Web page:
- Windows NT Server 4 users, your support from Microsoft ends today. No more patches. No more updates. You’re on your own from here on out.
- Chinese police have arrested the chairman of Apex Digital on charges of financial fraud. David Ji, who founded Apex in 1999 in Ontario, California, is accused of owing a Chinese TV manufacturer nearly half a billion dollars. Apex sold the first sub-$200 DVD player – I still have mine.
Listen in Friday morning at 8:35 Pacific for my weekly news commentary on KFI 640 AM in Los Angeles.
|Friday, 31 December 2004, 3:43 am
Tags: Camera Phone
|Thursday, 30 December 2004, 5:25 pm
If you use iPodder to subscribe to my podcast audio, there is a bug in the program which will cause it to fail to download anything new (with an error 301). iPodder users should use the following URLs until the program is fixed:
TLR -> http://feeds.feedburner.com/tlr
In the long run it’s better to point to the shortcut URLs, http://leoville.tv/podcasts/kfi and http://leoville.tv/podcasts/tlr since these are always guaranteed to point to the right place (in case I stop using Feedburner, for instance), but for now this workaround will do the trick.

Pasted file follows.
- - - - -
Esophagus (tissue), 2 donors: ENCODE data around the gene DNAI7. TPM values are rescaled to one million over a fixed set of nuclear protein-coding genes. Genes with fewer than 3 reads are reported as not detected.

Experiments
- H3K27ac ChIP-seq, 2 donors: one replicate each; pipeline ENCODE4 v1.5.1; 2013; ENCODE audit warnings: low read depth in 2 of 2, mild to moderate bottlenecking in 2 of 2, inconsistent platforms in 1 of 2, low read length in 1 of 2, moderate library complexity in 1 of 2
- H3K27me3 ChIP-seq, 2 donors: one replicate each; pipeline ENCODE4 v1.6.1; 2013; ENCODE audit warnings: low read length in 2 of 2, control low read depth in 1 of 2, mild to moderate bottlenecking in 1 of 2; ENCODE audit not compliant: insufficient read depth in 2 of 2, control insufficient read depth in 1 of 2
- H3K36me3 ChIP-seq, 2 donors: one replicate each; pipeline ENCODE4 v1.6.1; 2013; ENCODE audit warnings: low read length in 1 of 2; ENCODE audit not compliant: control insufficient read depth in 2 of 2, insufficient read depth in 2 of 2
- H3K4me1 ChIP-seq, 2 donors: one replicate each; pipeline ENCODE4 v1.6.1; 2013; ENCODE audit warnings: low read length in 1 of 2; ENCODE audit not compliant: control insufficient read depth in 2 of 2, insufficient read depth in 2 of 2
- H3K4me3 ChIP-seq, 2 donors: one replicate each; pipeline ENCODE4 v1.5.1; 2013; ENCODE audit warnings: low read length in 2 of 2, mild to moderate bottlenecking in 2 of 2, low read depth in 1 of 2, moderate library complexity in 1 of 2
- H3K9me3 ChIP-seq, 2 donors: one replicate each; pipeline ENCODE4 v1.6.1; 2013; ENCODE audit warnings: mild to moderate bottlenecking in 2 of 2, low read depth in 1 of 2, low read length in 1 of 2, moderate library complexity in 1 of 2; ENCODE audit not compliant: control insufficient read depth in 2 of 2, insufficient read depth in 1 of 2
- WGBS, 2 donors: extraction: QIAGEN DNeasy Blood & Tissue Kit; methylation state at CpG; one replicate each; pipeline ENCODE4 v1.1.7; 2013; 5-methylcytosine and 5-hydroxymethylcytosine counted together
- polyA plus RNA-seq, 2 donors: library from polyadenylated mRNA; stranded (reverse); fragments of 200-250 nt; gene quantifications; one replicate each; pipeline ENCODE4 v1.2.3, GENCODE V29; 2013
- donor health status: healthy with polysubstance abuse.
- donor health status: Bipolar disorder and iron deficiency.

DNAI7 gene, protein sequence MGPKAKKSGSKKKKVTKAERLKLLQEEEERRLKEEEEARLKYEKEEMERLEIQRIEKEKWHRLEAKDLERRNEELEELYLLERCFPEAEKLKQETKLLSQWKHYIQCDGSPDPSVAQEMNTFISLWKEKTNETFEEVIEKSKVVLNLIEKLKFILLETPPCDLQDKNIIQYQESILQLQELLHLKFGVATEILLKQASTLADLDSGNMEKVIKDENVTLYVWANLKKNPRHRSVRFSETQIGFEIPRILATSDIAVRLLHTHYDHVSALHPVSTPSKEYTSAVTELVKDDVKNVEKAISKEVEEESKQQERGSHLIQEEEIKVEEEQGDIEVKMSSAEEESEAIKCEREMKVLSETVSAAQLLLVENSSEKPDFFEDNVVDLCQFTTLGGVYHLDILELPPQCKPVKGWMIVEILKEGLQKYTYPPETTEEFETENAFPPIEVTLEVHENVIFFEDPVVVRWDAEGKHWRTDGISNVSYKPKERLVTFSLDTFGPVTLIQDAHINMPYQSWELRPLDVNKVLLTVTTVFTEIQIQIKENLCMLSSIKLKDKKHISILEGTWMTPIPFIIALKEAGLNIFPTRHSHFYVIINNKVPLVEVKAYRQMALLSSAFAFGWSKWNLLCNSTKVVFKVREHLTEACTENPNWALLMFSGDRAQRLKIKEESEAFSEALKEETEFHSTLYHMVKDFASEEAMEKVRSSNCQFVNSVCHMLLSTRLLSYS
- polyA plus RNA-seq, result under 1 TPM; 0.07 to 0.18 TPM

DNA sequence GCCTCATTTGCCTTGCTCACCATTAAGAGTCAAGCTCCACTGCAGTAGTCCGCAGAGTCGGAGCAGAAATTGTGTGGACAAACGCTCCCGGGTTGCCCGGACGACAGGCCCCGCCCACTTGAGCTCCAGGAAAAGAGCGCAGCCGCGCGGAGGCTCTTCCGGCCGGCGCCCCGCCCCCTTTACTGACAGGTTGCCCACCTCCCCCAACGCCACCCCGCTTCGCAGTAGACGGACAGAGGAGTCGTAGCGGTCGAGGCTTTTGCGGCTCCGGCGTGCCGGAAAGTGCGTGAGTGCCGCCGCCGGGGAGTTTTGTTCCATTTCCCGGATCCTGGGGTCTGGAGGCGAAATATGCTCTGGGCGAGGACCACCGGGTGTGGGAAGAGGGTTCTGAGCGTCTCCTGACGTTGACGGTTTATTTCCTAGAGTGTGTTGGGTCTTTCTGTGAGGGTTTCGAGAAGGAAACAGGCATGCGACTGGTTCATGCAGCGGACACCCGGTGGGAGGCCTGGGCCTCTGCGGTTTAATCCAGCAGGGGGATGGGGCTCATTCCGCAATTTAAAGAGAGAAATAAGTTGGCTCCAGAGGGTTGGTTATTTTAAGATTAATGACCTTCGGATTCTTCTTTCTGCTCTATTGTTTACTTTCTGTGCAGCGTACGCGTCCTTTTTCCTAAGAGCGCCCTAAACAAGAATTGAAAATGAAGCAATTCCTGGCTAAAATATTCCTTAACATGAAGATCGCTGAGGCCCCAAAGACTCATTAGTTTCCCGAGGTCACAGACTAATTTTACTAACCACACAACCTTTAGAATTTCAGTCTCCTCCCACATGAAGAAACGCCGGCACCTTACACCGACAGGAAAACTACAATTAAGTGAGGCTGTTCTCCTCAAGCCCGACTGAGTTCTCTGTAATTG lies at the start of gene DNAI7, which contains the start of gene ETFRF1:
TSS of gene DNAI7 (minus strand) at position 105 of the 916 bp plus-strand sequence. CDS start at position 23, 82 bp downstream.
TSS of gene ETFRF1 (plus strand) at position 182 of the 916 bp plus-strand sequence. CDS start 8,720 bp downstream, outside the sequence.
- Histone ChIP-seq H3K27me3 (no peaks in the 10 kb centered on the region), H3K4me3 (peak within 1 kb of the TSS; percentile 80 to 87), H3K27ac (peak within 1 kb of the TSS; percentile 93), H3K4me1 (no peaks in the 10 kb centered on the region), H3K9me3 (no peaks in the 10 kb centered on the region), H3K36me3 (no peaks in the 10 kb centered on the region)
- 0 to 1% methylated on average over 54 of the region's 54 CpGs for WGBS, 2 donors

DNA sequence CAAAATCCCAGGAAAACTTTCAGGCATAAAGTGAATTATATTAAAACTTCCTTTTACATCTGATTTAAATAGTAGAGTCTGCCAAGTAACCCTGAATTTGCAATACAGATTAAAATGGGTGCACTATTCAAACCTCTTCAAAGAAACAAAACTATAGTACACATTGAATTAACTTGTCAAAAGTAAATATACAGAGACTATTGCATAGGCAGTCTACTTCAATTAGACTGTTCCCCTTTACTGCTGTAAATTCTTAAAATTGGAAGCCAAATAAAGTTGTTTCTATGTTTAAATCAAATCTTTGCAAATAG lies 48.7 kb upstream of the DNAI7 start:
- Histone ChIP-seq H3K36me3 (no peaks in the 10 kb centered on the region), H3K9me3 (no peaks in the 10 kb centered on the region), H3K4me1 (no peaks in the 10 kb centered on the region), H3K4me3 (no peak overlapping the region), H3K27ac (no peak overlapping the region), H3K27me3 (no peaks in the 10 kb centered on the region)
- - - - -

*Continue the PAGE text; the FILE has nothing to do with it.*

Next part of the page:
UPDATE: Thanks to Eric from Feedburner (read the comments) I’ve been able to fix the issue, so you shouldn’t have to change your URLs. Apparently I should have made the redirects TEMP instead of PERMANENT. Who knew? This computer stuff is so complicated!
|Wednesday, 29 December 2004, 2:26 am
Tags: Camera Phone
|Monday, 27 December 2004, 5:30 pm
Radio Programming Note: A scheduling issue has come up and I’m going to have to pass on CES this year. I’ll be doing the show from the Leoville Labs as usual Jan 8 and 9 – not Las Vegas – but I’ll make sure we still get reports from CES that weekend from a number of people who will be there.
|Monday, 27 December 2004, 4:40 pm
Enough wassail already, it’s news time…
Charles Darwin left on his famous trip to the Galapagos on this day in 1831.